Peru – Genevieve Smith (2013)

In mid February — before I was scheduled to leave for Cusco, Peru in early March – an issue was released by the U.S. Embassy to U.S. tourists of a potential kidnapping threat in the Cusco region. The U.S. embassy believed there was a threat from the Peruvian terrorist group, The Shining Path. The Shining Path was inspired by Maosim to lead a “People’ War” to overthrow what they called “bourgeois democracy” who emerged as a powerful and growing force in Peru in the 1980s. The Shining Path was severely weakened in the 1990s after failing to install a Communist state and the fall of the founder in 1992, but some remain active in southern Peru. In December 2011, Florindo Flores, the last of the original leaders of the Shining Path, admitted that the Shining Path ahead been defeated and said that remaining rebels were ready for talks with government. Shortly after that the U.S> Embassy released the warning based on information they believe they had intercepted from the group. (Note: Flores was sentenced to life in prison in early June 2013. )
Myself and my team members implementing our program for young indigenous women’s leadership and empowerment around sustainable development issues, took this threat extremely seriously. First, we got more information by contacting our three main partners on the ground in Cusco and the Sacred Valley. One of our partners on the ground works for SIT, a selective study abroad program consisting of largely Americans. She sent us a report, including information from the Peruvian government regarding the warning, that was being sent to all the American students arriving in the following several weeks, saying that there was no perceivable threat in Cusco and there are only certain areas in the jungle, which should be avoided and are dangerous due to drug trafficking centers from the Shining Path, largely cocaine. With information from our partners on the ground and their dedication to our safety, we were comfortable travelling as a team to the area, but only with strict safety precautions.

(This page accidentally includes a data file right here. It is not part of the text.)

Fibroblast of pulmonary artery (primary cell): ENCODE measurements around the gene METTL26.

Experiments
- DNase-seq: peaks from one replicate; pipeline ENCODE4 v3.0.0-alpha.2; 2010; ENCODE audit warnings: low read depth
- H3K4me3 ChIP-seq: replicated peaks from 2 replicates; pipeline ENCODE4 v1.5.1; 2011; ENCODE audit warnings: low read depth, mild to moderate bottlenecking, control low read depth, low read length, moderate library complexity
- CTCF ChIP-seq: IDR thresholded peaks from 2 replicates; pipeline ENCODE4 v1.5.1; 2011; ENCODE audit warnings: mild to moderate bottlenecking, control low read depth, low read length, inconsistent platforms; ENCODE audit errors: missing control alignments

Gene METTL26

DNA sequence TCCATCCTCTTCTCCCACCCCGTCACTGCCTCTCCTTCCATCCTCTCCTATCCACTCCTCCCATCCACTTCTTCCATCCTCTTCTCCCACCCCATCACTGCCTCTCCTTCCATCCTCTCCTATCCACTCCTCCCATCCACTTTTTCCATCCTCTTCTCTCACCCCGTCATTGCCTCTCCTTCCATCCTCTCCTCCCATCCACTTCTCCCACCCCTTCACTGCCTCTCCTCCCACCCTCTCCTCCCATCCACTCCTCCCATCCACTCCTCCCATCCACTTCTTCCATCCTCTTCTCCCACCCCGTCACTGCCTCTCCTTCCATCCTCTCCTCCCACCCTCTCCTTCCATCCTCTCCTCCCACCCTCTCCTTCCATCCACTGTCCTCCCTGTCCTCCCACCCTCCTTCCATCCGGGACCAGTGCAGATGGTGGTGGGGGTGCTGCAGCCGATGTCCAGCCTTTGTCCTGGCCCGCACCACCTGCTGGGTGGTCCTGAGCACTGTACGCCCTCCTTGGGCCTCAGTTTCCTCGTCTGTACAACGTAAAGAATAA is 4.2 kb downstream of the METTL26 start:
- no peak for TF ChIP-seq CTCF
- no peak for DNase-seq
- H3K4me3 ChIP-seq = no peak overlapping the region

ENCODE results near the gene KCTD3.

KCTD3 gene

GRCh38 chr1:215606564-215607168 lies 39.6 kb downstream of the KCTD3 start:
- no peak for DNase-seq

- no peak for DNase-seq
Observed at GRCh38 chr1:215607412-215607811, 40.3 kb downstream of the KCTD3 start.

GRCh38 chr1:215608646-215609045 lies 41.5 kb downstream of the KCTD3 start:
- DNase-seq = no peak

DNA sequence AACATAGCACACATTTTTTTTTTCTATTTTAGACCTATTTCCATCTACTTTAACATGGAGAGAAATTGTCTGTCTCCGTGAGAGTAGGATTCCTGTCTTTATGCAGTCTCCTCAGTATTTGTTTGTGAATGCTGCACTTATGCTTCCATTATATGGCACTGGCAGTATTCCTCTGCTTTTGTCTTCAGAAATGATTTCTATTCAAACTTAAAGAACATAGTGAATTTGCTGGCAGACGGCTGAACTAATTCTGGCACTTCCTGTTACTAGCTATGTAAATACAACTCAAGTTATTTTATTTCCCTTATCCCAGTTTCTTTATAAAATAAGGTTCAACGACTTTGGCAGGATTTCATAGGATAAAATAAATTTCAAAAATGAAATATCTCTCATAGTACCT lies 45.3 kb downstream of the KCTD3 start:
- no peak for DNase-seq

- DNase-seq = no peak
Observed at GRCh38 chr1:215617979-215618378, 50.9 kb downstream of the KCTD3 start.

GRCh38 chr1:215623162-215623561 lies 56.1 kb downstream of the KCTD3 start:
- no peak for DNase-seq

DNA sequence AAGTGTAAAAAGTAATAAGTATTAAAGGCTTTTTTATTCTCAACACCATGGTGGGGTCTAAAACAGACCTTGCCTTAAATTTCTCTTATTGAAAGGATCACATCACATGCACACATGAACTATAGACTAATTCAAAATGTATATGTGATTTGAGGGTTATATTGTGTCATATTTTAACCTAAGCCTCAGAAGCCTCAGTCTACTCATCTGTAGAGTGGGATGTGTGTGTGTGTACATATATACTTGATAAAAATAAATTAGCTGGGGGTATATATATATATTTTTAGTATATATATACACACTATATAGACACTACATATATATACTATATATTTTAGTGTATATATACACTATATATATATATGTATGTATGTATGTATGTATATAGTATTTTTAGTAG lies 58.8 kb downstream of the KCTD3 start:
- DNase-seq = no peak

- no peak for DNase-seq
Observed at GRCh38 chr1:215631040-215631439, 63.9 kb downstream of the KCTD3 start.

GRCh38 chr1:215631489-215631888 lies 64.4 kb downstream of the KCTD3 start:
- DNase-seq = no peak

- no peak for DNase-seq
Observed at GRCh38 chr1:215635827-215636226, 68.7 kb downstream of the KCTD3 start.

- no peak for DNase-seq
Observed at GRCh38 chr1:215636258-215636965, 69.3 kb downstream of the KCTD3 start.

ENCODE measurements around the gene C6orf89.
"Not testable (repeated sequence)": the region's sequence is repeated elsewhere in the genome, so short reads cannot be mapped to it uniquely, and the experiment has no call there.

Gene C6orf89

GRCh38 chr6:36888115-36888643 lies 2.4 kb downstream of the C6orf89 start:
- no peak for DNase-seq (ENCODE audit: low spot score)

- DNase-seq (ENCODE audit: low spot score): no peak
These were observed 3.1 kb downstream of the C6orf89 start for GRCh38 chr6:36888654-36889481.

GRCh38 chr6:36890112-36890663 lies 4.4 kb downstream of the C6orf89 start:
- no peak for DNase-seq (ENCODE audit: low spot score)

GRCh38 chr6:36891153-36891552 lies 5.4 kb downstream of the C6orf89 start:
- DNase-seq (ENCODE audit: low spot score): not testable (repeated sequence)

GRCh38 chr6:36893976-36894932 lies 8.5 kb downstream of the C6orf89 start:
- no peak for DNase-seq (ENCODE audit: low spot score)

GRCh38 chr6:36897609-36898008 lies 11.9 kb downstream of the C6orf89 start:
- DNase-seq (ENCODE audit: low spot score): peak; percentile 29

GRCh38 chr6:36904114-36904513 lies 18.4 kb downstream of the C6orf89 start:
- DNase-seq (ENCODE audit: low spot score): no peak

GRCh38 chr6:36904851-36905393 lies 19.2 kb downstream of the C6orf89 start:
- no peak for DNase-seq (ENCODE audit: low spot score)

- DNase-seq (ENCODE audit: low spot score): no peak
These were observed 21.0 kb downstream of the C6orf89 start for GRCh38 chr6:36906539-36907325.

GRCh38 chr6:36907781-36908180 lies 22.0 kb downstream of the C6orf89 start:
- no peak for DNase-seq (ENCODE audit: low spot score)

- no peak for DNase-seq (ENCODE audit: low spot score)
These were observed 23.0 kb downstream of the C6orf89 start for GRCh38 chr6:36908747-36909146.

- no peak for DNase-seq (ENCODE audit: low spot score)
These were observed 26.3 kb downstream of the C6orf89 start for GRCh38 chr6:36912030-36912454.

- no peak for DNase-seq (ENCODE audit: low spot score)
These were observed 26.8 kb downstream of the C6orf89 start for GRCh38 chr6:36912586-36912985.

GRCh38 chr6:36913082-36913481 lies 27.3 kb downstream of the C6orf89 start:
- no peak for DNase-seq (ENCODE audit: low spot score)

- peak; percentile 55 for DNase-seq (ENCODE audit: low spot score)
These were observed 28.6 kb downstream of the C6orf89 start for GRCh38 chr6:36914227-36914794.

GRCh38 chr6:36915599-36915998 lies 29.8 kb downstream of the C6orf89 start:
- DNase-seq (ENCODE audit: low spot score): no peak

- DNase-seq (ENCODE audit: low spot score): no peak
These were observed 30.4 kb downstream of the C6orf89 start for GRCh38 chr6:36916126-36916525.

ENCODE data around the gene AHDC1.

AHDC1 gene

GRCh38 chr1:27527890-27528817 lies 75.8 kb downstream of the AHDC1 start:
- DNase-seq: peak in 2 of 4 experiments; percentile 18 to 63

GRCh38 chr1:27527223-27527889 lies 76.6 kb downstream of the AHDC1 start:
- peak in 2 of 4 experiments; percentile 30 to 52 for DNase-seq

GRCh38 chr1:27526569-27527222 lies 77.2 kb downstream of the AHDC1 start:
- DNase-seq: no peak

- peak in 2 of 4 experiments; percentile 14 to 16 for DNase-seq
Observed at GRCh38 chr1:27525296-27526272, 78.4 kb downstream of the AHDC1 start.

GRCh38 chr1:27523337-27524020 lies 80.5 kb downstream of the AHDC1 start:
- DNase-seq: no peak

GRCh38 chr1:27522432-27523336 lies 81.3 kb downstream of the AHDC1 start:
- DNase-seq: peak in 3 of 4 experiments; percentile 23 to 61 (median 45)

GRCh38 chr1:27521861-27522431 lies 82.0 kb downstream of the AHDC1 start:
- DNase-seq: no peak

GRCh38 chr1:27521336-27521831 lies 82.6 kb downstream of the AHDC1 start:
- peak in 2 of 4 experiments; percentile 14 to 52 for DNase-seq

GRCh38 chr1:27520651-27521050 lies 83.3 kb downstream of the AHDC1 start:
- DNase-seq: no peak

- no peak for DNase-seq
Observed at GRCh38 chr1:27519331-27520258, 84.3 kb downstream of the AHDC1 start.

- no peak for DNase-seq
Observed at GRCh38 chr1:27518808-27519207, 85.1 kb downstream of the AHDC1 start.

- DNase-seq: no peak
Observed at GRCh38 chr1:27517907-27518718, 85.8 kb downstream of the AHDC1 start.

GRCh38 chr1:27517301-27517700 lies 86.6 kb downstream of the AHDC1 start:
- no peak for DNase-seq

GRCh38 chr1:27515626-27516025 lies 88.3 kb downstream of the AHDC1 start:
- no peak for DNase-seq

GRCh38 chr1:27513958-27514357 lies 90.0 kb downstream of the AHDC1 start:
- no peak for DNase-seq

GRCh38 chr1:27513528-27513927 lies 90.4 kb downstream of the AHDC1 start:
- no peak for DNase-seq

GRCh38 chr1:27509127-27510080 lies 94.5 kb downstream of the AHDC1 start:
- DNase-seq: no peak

Our team added to a working list of safety precautions, including:
1. Do not take taxis form the airport when first arriving – be picked up by our program partners
2. Buy two phones immediately and exchange phone numbers with primary local contacts
3. Register our trip and dates with the US embassy: Smart Traveler Enrollment Program (STEP)
a. Link:
After a short time in Cusco and in the Sacred Valley, it became clear that the warning had little validity, and there was little to no threat in the general Cusco area. Allegedly, the threat had been issued after an isolated attack in a jungle area on Americans in December followed by the mistaken disappearance of an American couple – later realized had been travelling with no communication. Regardless, it is always important to take extra safety precautions when travelling in a foreign country.
Here are some additional tips for general travelling tips in Cusco and the Sacred Valley region:
I. Before leaving your home country
a. Travel and Health Insurance
i. Great website with various options to explore different health insurances and levels:
ii. Print our travel insurance and keep in a safe place
b. Medications
i. Cipro!!!!
c. Registering your trip with the US Consulate (STEP): Link above
d. Other:
i. Two copies of your passport – kept in different places than your actual passport
e. Debit cards and credit cards
i. Bring at least two debit cards
II. General Peru Info:
a. Health
i. No uncooked vegetables
b. Water
i. Buy sealed water bottles
ii. Bring a steripen: (my personal choice/ investment) or another method to purify your water
c. Land travel
i. Bus travel is the main form of travel between cities – it is important to note that often you will be recommended not to take night buses between the cities. This is because bus drivers have been known to drive drunk at night and it is more dangerous to traverse the windy roads that often connect Peru’s cities in the dark. If possible, take an established bus company, such as:
1. Cruz del Sur (perhaps the most reputable) –
ii. Combi cars – combi’s are like minibuses or large vans that typically take up to 20 packed people at one time between various destinations (Peru’s form of a cheap taxi)
1. I have found these to be quite safe for short trips, under one hour, but would not recommend them for longer trips as they can be quite uncomfortable with people boarding in and out.
Peru is a beautiful country with a friendly culture and I did not feel threatened once while I was there working on our program for over two months. The truth is, the majority of Peruvians are incredibly kind and helpful people. The Peruvian government protects travelers well, as tourism is an important component of their economy. Always be aware and knowledgeable of where you are going, but do not fear, and go with an open mind and heart to experience the incredible beauty of Peru.